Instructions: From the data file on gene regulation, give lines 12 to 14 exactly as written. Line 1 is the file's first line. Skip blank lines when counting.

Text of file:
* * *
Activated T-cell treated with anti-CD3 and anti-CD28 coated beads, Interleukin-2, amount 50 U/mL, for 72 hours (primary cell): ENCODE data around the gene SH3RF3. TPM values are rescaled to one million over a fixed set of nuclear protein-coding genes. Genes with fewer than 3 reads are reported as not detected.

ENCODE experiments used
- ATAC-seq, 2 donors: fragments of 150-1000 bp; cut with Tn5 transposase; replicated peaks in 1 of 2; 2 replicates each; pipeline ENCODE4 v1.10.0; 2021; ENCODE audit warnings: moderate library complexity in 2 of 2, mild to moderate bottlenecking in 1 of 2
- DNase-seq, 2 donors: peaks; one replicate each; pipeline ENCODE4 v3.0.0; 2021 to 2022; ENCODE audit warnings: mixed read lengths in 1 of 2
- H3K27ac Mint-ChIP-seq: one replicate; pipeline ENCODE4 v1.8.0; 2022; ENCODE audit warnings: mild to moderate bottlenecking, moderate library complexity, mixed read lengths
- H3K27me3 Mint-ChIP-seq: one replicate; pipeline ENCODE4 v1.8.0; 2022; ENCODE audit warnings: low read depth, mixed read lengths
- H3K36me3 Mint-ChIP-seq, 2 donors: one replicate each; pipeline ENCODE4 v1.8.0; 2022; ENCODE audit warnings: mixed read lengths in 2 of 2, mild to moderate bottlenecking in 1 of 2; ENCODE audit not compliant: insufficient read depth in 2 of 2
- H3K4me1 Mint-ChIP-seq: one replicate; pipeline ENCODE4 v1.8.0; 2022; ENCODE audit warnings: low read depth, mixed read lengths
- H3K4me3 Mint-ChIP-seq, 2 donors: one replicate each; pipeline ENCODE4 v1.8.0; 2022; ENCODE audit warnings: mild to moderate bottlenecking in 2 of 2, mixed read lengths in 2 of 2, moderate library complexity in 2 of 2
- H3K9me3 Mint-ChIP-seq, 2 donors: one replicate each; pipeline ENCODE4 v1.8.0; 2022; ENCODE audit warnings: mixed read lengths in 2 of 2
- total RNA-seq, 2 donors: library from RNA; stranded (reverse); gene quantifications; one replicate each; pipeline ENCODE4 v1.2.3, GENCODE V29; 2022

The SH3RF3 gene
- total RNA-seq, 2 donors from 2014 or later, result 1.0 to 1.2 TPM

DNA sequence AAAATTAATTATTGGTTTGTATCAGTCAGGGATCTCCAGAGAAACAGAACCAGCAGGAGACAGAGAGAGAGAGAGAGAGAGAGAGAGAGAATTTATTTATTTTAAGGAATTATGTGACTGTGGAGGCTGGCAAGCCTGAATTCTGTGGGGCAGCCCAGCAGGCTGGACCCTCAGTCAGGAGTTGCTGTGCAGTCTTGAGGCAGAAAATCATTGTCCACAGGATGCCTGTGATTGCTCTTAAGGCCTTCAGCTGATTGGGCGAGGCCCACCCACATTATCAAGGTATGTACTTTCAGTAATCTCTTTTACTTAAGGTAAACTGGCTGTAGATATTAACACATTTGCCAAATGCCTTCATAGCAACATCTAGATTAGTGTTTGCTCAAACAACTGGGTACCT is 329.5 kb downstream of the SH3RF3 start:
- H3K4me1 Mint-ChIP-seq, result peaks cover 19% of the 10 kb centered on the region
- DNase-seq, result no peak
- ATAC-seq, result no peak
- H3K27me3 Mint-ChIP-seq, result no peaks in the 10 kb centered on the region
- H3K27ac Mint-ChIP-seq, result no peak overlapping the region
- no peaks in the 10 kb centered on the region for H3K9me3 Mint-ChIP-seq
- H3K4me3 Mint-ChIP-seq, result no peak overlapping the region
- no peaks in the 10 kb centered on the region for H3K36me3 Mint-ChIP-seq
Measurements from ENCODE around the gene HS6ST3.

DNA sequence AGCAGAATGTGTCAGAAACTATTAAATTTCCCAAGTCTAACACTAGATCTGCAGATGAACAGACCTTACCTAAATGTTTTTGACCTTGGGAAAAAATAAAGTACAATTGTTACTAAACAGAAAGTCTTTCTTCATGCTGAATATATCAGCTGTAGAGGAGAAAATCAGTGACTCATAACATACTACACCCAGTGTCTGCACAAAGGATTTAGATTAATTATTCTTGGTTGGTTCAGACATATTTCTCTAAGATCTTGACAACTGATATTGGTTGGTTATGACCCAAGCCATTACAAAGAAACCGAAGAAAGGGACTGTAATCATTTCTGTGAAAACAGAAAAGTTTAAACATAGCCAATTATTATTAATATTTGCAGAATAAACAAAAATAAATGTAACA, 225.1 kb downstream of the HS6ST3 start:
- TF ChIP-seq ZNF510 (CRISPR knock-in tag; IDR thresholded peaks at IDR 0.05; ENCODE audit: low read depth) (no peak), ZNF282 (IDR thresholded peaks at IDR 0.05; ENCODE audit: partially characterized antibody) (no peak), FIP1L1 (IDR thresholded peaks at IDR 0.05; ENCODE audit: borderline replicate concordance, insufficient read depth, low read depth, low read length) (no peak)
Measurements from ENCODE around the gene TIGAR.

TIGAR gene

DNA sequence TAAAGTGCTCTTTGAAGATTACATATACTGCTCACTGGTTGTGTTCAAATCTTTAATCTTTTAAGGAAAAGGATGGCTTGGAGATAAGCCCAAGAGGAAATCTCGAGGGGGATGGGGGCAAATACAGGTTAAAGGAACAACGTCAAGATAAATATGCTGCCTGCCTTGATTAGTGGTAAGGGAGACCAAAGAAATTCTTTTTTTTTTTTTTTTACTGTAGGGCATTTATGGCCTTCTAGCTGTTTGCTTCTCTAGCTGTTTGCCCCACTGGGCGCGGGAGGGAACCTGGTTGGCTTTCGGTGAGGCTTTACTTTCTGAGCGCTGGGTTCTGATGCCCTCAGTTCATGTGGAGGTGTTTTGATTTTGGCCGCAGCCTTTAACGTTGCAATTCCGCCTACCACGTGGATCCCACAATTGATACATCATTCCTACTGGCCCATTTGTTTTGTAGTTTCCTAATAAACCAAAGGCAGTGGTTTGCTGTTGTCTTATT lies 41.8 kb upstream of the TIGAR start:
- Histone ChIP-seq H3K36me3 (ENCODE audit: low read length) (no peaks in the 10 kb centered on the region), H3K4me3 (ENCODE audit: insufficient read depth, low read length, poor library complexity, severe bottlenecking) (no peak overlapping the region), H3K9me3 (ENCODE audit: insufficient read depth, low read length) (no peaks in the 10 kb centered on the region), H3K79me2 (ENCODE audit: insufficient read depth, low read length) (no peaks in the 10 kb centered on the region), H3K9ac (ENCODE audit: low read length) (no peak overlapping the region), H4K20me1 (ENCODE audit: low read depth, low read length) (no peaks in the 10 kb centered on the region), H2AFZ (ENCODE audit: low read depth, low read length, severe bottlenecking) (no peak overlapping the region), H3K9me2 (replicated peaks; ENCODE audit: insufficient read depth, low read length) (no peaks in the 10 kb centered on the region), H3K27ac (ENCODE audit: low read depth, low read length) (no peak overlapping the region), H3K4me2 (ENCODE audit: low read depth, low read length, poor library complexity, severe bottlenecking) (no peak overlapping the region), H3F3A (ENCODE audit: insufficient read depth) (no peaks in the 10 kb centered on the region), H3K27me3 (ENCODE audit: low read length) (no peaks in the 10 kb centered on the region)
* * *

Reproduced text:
The SH3RF3 gene
- total RNA-seq, 2 donors from 2014 or later, result 1.0 to 1.2 TPM

DNA sequence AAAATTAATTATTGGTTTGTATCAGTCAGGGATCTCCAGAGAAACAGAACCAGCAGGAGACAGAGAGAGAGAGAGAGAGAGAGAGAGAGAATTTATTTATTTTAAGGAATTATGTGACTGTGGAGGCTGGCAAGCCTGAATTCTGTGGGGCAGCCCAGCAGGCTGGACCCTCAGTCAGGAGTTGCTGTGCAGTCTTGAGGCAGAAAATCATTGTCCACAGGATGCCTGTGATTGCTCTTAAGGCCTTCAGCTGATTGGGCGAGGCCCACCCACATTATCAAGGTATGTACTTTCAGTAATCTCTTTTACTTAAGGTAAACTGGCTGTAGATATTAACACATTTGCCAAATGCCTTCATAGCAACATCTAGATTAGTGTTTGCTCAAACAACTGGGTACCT is 329.5 kb downstream of the SH3RF3 start: